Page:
Far from conversational comedy, no line here is wasted. Every utterance is crafted to be a marvel to the ear, eloquent and elaborate. That’s not to say there aren’t punchlines; though they are often swathed in warmly embittered observations, Evans’ deductions are as funny as they are astute.
The first big name of the festival, Al Murray manages to pack out the tent with ease; the people gathered here know what to expect from Murray, and he delivers it in his usual broad, brutish style. There’s not much on display here that we haven’t seen before; the landlord himself is an archaic figure, a beacon of out-dated views and attitudes, so we can hardly expect anything cutting edge.
The material tonight is largely a “best of” collection of audience banter and European stereotypes. He knows how to please a crowd, and please them he does. Despite the familiar nature of his performance, Murray’s larger than life character is always a pleasure to watch, and his breathless historical satire of the “immigrants coming over here and taking our jobs” is impressive to behold.
Character comic Joe Bor’s foppish alter-ego Jasper Cromwell-Jones – an upper-class berk with enough money that he can consider himself an “adventurer” and not just unemployed – is first to the stage on Saturday. Endearingly clueless, Cromwell-Jones mines all of the classic toff stereotypes with aplomb, as he reads from his latest book about his worldly adventures, playfully asserting his assumed superiority over the audience. Is the basis of the act essentially low hanging fruit? Yes. Is it funny? Absolutely.
There aren’t too many acts that can smash a Saturday morning festival show, faced with groggy, hungover punters, but The Boy With Tape on His Face makes short work of a tough slot. Combining inventive mime, musical queues and smart use of props (including audience members) The Boy With Tape on His Face gives a magical performance that’s all the right kinds of twee.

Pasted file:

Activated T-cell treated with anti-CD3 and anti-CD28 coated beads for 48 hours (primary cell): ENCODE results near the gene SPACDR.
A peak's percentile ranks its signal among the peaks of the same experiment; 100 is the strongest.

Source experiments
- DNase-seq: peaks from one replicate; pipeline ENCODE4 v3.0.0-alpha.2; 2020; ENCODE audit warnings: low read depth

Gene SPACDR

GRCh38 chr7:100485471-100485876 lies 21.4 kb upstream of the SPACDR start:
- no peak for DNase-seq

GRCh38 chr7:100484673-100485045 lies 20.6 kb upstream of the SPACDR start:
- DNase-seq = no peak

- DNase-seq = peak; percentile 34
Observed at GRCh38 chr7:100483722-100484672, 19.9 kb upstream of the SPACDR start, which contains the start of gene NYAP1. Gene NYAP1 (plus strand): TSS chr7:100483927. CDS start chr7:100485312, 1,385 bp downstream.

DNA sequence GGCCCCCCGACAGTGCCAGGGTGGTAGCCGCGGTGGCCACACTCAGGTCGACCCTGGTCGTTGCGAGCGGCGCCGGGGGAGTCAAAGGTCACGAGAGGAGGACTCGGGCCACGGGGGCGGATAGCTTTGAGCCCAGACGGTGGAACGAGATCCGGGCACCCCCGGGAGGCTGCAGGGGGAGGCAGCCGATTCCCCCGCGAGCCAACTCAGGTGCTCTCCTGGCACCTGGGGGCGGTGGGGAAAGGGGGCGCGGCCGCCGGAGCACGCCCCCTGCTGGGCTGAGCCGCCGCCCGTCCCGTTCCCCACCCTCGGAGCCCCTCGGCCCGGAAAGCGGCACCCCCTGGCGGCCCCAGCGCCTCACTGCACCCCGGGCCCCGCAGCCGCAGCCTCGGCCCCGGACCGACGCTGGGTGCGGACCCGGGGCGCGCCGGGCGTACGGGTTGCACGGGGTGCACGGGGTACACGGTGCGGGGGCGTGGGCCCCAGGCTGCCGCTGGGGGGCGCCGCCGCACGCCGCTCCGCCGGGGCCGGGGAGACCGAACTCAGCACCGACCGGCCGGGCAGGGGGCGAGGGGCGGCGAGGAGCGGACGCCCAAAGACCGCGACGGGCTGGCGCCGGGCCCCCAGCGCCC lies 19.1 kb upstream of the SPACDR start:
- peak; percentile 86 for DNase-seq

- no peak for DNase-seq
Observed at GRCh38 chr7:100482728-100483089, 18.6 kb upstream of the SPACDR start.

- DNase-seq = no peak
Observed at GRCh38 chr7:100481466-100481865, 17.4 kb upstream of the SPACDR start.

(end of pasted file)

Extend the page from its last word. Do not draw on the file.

The Boy enraptures the audience with his quick-fire physical gags and hilariously endearing set pieces, including directing three members of the crowd in a choreographed dance to a Michael Jackson track. The best kind of accessible comedy, The Boy mines more laughs and good feeling with his mouth gaffa-ed shut than many more vocal comics could ever hope for.
A weak link in an otherwise strong day of comedy, Joel Dommett‘s set is let down by an absence of strong material. Self-deprecating, although not quite enough to dent his curated image or provide any real insight, Dommett is that Radio One kind of dorky; all style and no substance.
While his vapid enthusiasm just about carries him through the set, his material is strictly middle of the road. His quips about the life of a low-level celebrity and internet dating manage vaguely amusing but lack any real depth or pay-off. While Dommett is perfectly amiable, it’s telling that the biggest reaction from the crowd comes when he is upstaged by an ill-timed confetti canon set off by an audience member.
Joe Lycett on the other hand shows just how funny you can be if you’re willing to push the right boundaries. Of course you need a little bit of charm and likability to get away with it, and Lycett has that in spades. Simultaneously affable and catty, Lycett utilizes his mischievous nature with surreal and misshapen stories, and even shares his plan to take down ISIS through Grindr. And it’s so impossible to dislike Lycett, he must just succeed.
Over in the Cabaret Tent, Richard Gadd is about to preview his new show Monkey See, Monkey Do, and festival security are ushering children out of the area. And with Gadd’s reputation for visceral, violent and disturbing performances, it’s probably for the best. Gadd’s new show features a similar format to his previous outings; more viciously funny performance art than traditional comedy, Gadd utilizes multimedia elements in a gut-wrenchingly candid dismantling of his psyche.